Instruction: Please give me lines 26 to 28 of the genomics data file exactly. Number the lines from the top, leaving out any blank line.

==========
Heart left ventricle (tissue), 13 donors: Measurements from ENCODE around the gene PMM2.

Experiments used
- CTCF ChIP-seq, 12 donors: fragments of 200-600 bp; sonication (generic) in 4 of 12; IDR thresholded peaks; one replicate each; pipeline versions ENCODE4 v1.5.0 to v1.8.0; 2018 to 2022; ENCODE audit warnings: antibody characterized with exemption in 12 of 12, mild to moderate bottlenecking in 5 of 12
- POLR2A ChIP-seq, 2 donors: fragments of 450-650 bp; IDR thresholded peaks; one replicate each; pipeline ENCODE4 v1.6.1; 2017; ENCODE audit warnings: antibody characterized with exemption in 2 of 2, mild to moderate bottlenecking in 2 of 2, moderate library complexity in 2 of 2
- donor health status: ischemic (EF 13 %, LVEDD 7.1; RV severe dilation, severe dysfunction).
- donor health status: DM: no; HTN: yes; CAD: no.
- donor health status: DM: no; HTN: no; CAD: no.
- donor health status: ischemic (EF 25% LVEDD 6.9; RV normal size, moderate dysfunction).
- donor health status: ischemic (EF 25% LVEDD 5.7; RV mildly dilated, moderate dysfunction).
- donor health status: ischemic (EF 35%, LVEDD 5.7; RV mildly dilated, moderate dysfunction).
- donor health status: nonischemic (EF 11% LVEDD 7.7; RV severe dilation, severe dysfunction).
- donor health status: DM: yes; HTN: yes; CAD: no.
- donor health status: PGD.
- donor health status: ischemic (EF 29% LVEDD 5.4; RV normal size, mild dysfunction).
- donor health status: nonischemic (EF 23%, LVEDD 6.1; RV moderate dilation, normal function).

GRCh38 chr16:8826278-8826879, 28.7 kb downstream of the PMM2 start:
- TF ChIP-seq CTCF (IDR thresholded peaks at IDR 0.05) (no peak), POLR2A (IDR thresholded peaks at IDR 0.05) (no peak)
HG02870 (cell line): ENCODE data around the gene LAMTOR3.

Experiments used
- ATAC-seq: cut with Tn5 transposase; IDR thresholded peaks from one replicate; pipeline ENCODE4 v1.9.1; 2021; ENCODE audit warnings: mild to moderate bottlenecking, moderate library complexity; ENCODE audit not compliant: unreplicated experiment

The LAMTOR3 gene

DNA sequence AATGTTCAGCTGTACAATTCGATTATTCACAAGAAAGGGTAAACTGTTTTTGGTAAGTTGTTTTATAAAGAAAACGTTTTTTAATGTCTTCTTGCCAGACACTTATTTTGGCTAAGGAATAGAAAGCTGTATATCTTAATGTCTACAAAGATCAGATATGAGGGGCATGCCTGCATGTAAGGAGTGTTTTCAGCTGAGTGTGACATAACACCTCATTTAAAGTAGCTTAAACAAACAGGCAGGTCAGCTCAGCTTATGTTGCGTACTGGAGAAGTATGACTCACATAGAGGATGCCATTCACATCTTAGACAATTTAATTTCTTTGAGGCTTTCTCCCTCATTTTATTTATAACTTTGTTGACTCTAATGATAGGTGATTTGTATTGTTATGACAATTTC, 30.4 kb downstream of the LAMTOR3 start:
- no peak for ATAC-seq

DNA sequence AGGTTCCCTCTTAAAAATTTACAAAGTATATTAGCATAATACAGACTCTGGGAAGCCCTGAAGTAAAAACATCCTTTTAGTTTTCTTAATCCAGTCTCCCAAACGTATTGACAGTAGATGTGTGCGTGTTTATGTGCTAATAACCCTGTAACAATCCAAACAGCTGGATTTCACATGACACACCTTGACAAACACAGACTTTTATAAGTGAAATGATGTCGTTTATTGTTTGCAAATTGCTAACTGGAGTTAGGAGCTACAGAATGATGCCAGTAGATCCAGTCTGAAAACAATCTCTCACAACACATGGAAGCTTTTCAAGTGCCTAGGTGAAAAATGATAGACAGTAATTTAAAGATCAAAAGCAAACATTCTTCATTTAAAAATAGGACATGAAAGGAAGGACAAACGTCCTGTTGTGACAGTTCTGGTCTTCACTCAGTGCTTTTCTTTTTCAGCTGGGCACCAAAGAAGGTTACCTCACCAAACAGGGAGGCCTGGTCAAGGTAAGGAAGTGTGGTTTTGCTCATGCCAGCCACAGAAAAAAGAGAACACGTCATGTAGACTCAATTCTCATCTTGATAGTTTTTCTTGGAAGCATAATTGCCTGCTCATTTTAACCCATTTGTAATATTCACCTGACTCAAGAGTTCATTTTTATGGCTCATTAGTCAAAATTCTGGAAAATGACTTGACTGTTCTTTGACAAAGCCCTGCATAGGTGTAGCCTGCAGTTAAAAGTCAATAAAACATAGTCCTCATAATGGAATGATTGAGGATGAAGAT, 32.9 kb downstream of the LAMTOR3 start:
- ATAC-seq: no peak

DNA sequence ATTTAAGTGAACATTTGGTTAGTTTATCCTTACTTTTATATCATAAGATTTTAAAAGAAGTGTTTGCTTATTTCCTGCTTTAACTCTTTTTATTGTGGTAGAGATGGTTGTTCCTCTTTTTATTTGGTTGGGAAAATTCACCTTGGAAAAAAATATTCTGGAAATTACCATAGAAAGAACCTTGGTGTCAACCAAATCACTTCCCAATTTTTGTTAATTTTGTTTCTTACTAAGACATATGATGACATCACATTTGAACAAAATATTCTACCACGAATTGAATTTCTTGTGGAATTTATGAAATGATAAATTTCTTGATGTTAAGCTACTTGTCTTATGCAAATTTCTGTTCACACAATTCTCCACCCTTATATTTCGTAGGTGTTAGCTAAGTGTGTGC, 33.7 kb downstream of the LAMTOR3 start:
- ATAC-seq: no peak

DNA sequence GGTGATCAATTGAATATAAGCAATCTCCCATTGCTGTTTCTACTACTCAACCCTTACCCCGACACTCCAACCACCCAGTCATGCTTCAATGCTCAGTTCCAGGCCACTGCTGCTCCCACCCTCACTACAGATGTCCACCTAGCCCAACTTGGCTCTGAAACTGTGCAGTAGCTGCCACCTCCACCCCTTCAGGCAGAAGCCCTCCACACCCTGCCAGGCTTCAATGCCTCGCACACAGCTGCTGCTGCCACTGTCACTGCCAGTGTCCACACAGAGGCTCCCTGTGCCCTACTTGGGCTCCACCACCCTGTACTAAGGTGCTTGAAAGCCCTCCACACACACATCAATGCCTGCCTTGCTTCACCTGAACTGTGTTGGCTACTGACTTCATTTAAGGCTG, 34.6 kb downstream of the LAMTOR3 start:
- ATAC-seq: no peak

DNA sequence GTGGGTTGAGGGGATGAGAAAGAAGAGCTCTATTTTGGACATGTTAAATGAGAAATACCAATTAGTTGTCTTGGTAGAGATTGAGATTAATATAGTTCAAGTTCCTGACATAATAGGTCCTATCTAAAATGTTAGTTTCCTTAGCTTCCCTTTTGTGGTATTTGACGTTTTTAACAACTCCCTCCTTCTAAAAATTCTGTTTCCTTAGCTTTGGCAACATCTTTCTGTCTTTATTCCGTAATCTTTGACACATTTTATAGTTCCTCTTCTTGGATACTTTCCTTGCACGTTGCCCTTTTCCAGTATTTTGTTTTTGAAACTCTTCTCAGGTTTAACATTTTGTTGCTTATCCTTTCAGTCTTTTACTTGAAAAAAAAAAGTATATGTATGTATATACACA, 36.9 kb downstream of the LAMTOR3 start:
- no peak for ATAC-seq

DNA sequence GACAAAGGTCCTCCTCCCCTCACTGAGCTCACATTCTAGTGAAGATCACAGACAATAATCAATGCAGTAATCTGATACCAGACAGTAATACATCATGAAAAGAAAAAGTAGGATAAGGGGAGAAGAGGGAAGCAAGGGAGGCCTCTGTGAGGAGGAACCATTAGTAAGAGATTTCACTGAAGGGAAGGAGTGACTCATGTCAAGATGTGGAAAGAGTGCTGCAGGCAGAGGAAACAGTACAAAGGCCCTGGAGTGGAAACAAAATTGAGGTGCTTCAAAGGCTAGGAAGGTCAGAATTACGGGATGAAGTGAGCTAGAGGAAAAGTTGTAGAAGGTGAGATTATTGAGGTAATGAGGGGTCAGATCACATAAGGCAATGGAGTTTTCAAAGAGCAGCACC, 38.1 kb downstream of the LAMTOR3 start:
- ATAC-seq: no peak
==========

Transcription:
DNA sequence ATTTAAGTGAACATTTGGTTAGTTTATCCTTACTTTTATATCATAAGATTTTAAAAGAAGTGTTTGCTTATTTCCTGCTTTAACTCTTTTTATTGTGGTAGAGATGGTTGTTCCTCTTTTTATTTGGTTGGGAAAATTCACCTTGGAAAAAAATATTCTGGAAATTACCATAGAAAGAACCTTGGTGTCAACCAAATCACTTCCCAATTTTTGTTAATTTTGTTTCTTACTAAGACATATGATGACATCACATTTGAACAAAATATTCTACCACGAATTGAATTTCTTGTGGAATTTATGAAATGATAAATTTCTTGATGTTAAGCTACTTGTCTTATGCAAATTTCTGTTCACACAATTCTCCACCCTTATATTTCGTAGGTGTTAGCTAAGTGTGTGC, 33.7 kb downstream of the LAMTOR3 start:
- ATAC-seq: no peak

DNA sequence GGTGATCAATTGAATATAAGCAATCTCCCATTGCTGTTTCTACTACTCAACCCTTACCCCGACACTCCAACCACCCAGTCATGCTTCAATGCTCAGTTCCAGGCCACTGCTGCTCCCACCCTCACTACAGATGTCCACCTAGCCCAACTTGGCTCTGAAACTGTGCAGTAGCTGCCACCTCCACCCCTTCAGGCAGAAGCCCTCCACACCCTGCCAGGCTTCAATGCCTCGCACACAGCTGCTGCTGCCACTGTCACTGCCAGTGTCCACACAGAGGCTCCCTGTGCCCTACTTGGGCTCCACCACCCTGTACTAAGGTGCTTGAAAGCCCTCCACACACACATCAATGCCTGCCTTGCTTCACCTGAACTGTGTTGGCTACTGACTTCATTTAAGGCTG, 34.6 kb downstream of the LAMTOR3 start: